I spent the morning with a wonderful family who are braving life with cancer together. The prognosis for someone diagnosed with stage four colon cancer is not good but the Keezer clan is making the most of the time they have left with their son, husband, father, father in love, brother, and grandfather.
His daughter in love was the one who contacted me and wrote: “Prior to his diagnosis, Bill was never sick a day in his life and has spent the last few years caring for his wife, who has CLL (Chronic Lymphocytic Leukemia). They have spent the better part of a quarter century happily married and taking in life. Bill has 5 grandsons and to say they are his world would be an understatement.”
This was the first time someone reached out to me to photograph someone in home hospice care. When I arrived, Bill’s daughter in love said something that I will remember for a very long time. She shared that her father told her when faced with things you cannot do anything about, find the one small thing that you can do. Calling me was the one small thing she could do.
Bill was a man of few words, but did let everyone know that he was moving one time, and one time only, and said with a grin “I am only doing this once.” Even though he was not very talkative, his presence filled the entire house.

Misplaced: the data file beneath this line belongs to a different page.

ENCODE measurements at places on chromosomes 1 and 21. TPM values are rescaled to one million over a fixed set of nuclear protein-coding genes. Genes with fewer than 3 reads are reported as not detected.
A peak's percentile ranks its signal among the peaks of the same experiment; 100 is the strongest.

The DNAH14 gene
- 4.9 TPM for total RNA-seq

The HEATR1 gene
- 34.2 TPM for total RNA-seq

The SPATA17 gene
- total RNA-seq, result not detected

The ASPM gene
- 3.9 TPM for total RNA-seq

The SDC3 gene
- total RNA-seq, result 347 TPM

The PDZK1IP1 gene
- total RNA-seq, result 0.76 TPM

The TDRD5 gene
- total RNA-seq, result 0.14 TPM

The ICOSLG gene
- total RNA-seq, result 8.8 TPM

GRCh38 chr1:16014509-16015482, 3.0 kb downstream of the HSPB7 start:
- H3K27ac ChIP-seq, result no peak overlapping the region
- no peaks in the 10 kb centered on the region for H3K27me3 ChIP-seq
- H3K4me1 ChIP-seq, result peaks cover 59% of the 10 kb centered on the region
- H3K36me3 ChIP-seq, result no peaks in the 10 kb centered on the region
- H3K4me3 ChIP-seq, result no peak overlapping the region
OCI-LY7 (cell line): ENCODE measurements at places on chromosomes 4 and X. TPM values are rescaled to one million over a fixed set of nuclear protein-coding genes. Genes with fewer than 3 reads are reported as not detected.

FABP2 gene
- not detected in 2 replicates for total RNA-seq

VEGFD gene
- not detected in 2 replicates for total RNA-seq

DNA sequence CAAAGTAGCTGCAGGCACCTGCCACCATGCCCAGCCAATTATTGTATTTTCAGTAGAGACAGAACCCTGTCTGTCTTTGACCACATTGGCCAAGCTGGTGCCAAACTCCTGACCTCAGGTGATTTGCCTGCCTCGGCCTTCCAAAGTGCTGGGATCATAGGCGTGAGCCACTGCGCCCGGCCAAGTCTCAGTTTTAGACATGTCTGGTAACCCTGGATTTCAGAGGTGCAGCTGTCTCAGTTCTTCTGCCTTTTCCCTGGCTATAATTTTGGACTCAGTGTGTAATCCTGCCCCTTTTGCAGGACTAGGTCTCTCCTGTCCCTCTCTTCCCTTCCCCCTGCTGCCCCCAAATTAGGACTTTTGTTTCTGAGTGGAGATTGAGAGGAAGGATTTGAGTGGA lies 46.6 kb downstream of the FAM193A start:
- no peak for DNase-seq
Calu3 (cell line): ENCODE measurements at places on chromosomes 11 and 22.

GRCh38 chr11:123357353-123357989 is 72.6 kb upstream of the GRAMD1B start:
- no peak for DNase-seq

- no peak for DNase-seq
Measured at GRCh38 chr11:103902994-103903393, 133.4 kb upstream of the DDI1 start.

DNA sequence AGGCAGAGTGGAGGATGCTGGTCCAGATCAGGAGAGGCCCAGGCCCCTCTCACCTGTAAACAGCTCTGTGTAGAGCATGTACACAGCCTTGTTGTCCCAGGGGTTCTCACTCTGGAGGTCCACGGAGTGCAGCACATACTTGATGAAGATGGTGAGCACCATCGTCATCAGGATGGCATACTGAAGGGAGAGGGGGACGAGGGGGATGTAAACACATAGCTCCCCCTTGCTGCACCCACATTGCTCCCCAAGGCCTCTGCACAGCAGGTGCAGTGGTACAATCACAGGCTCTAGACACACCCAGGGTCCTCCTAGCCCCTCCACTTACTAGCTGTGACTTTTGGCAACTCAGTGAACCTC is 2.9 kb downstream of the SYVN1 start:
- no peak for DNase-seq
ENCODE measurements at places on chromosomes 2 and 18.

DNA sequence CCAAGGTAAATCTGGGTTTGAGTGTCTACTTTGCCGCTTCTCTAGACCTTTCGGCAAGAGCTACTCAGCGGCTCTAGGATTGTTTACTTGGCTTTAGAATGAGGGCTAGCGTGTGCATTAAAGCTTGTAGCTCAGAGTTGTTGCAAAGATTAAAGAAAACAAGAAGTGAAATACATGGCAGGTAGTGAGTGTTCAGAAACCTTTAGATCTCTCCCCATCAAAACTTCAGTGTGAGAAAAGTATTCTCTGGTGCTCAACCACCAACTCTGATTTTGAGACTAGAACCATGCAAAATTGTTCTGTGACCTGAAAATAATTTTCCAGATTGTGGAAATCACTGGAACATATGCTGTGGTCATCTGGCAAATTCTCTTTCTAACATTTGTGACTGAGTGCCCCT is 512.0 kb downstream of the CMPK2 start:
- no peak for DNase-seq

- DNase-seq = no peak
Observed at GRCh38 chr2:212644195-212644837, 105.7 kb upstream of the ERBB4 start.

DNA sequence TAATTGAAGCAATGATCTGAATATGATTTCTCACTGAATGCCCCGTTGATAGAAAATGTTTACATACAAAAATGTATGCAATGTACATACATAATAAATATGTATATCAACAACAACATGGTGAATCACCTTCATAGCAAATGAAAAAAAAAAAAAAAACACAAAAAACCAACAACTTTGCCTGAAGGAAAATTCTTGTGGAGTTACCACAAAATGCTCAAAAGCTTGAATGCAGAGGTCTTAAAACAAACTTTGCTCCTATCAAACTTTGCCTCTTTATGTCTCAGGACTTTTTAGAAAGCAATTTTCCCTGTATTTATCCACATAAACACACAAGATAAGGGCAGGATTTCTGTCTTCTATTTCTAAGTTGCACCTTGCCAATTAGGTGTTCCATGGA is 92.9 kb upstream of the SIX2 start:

While aware of the limited time, they are making every moment count. Because of colon cancer, the Keezer family is choosing not to forget the joy amidst the sadness and grief. They are remaining present and embracing every moment whether sad, joyful, or mundane.
Carving out private family time is a priority but their home has been open to anyone who wants to spend time with Bill. His wife and mother, both taking turns as caretakers, created and declared the “You will not fall on our watch” rule. They are alternating staying up at night to make sure Bill is not alone and helping him in any way he needs.
In the time I was at the house, there were tears, laughter, humor, serious conversation, grief, and joy. The home was filled with life, despite cancer. When I left, Bill’s 14 year old grandson thanked me for coming. Of course I pulled out of the driveway teary eyed. Such a sweetheart.
Cancer is not a one man or woman show and affects families as well. I am grateful to the Keezer family for their determination, grace, and for being such an amazing example of love in action. If you are not convinced, the images speak for themselves.